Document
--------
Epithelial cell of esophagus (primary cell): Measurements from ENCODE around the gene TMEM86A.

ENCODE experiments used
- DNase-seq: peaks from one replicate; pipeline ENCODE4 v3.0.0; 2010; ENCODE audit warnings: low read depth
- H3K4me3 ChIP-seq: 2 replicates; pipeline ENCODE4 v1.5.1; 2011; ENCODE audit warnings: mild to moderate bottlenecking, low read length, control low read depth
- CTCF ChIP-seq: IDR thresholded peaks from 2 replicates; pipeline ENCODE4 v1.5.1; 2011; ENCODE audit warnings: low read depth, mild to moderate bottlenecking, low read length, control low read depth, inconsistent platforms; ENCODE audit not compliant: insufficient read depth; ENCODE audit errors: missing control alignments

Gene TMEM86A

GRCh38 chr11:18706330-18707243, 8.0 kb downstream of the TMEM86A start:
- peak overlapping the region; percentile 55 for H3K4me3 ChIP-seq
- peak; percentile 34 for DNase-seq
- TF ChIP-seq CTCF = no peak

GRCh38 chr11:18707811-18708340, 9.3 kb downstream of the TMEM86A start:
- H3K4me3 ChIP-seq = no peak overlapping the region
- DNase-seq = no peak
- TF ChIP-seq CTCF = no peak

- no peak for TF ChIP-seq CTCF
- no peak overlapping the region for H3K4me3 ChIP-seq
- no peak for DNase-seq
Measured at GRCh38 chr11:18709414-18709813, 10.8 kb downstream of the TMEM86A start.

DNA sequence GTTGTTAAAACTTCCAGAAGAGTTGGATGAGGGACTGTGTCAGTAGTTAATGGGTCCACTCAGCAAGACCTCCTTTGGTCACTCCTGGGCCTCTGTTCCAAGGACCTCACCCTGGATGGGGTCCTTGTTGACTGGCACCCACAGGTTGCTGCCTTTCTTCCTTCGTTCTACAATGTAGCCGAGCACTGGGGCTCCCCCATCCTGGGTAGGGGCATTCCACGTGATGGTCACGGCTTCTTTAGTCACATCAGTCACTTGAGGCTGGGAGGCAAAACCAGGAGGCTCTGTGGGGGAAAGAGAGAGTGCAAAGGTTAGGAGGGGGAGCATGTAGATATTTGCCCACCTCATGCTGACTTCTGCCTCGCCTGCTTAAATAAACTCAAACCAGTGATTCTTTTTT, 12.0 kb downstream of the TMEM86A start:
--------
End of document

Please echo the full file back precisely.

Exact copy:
Epithelial cell of esophagus (primary cell): Measurements from ENCODE around the gene TMEM86A.

ENCODE experiments used
- DNase-seq: peaks from one replicate; pipeline ENCODE4 v3.0.0; 2010; ENCODE audit warnings: low read depth
- H3K4me3 ChIP-seq: 2 replicates; pipeline ENCODE4 v1.5.1; 2011; ENCODE audit warnings: mild to moderate bottlenecking, low read length, control low read depth
- CTCF ChIP-seq: IDR thresholded peaks from 2 replicates; pipeline ENCODE4 v1.5.1; 2011; ENCODE audit warnings: low read depth, mild to moderate bottlenecking, low read length, control low read depth, inconsistent platforms; ENCODE audit not compliant: insufficient read depth; ENCODE audit errors: missing control alignments

Gene TMEM86A

GRCh38 chr11:18706330-18707243, 8.0 kb downstream of the TMEM86A start:
- peak overlapping the region; percentile 55 for H3K4me3 ChIP-seq
- peak; percentile 34 for DNase-seq
- TF ChIP-seq CTCF = no peak

GRCh38 chr11:18707811-18708340, 9.3 kb downstream of the TMEM86A start:
- H3K4me3 ChIP-seq = no peak overlapping the region
- DNase-seq = no peak
- TF ChIP-seq CTCF = no peak

- no peak for TF ChIP-seq CTCF
- no peak overlapping the region for H3K4me3 ChIP-seq
- no peak for DNase-seq
Measured at GRCh38 chr11:18709414-18709813, 10.8 kb downstream of the TMEM86A start.

DNA sequence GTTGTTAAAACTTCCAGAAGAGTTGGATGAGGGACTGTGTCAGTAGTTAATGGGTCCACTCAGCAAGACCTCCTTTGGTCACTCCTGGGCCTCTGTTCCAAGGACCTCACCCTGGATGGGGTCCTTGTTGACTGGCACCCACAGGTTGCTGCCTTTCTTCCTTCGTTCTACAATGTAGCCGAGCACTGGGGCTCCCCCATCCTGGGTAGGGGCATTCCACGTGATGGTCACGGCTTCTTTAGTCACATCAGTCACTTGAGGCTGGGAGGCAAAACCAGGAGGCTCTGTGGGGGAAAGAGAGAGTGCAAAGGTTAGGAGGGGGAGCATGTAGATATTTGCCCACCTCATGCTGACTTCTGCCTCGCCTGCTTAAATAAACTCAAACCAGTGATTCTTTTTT, 12.0 kb downstream of the TMEM86A start: